STROKE ENTRIES ARE THE MAJOR CAUSE OF SHOULDER INJURIES
Yanai, T., & Hay, J. G. (1996). The mechanics of shoulder impingement in front-crawl swimming. Medicine and Science in Exercise and Sports, 28(5), Supplement abstract 1092.
An analysis of the arm movement patterns in crawl stroke swimming and range of arm movements that resulted in shoulder impingements was made on elite male collegiate swimmers (N = 11).
More than 70% of impingements in the swimming stroke occurred at and immediately after the entry. The other 30% occurred at the initiation of a backward motion of the hand with vigorous, simultaneous internal rotation and horizontal abduction of the stroking arm. The attainment of a large body roll did not appear to reduce the amount of impingement.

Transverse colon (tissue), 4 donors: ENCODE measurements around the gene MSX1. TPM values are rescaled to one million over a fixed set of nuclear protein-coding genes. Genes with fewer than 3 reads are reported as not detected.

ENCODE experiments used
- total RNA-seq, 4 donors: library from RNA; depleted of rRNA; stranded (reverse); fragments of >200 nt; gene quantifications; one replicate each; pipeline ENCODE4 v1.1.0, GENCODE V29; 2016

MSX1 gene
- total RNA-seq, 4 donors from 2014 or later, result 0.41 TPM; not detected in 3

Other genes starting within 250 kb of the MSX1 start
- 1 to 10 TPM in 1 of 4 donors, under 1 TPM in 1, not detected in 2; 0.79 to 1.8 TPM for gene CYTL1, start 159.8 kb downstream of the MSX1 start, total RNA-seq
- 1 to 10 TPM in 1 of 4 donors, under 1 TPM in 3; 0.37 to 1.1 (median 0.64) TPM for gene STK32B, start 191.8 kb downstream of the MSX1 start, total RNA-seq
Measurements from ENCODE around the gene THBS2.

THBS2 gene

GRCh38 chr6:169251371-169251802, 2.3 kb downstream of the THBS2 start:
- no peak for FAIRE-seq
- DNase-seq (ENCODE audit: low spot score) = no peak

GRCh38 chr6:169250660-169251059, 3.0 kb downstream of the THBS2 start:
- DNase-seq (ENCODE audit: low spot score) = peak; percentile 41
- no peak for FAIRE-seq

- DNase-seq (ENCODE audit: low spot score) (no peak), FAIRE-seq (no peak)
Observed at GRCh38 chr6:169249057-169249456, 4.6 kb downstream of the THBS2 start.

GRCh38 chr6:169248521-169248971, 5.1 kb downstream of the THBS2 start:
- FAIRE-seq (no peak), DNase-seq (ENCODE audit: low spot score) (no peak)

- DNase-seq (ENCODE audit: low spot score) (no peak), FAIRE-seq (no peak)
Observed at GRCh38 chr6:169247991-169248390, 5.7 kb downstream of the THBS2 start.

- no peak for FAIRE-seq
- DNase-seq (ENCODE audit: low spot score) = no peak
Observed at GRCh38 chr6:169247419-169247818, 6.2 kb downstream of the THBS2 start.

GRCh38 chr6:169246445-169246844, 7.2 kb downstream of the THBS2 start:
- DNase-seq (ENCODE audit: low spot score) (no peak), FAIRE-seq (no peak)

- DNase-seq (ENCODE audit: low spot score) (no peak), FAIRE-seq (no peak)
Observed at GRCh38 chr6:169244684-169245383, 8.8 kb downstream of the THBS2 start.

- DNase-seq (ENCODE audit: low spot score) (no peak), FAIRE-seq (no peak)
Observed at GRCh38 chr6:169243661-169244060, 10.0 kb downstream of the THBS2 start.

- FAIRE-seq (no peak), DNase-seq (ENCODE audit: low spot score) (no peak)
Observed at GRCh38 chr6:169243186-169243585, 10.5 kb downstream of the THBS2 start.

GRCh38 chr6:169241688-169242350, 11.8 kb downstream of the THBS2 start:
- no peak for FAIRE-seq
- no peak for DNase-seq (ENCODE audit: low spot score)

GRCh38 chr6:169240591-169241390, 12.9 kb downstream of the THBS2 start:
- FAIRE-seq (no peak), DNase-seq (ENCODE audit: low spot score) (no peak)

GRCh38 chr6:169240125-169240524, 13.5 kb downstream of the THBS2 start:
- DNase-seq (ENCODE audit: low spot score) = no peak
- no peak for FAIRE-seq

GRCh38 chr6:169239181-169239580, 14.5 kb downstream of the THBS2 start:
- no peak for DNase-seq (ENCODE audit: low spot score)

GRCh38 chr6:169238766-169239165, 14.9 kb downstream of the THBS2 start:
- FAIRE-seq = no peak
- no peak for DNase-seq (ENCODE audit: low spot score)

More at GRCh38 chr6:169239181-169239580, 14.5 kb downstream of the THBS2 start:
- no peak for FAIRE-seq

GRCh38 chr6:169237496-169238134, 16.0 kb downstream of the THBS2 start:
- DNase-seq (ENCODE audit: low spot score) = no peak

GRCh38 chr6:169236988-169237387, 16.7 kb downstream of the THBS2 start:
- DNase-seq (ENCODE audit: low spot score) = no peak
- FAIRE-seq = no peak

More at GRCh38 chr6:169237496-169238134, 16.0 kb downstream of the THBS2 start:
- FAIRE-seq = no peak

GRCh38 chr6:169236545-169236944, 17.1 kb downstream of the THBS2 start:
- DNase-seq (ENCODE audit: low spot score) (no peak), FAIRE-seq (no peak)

Implication. In crawl stroke, shoulder impingements occur mainly on entry. Two actions can be instituted to reduce the amount and/or severity of impingement: (a) bend the arm at the elbow as the entry is made and hold or increase the bend as the hand-forearm is positioned to developed propulsion, and (b) do not exaggerate an "overtaking" stroke pattern since that restricts the positioning of the shoulder socket and its capacity to accommodate upper arm positions which are necessary to produce significant propulsion.
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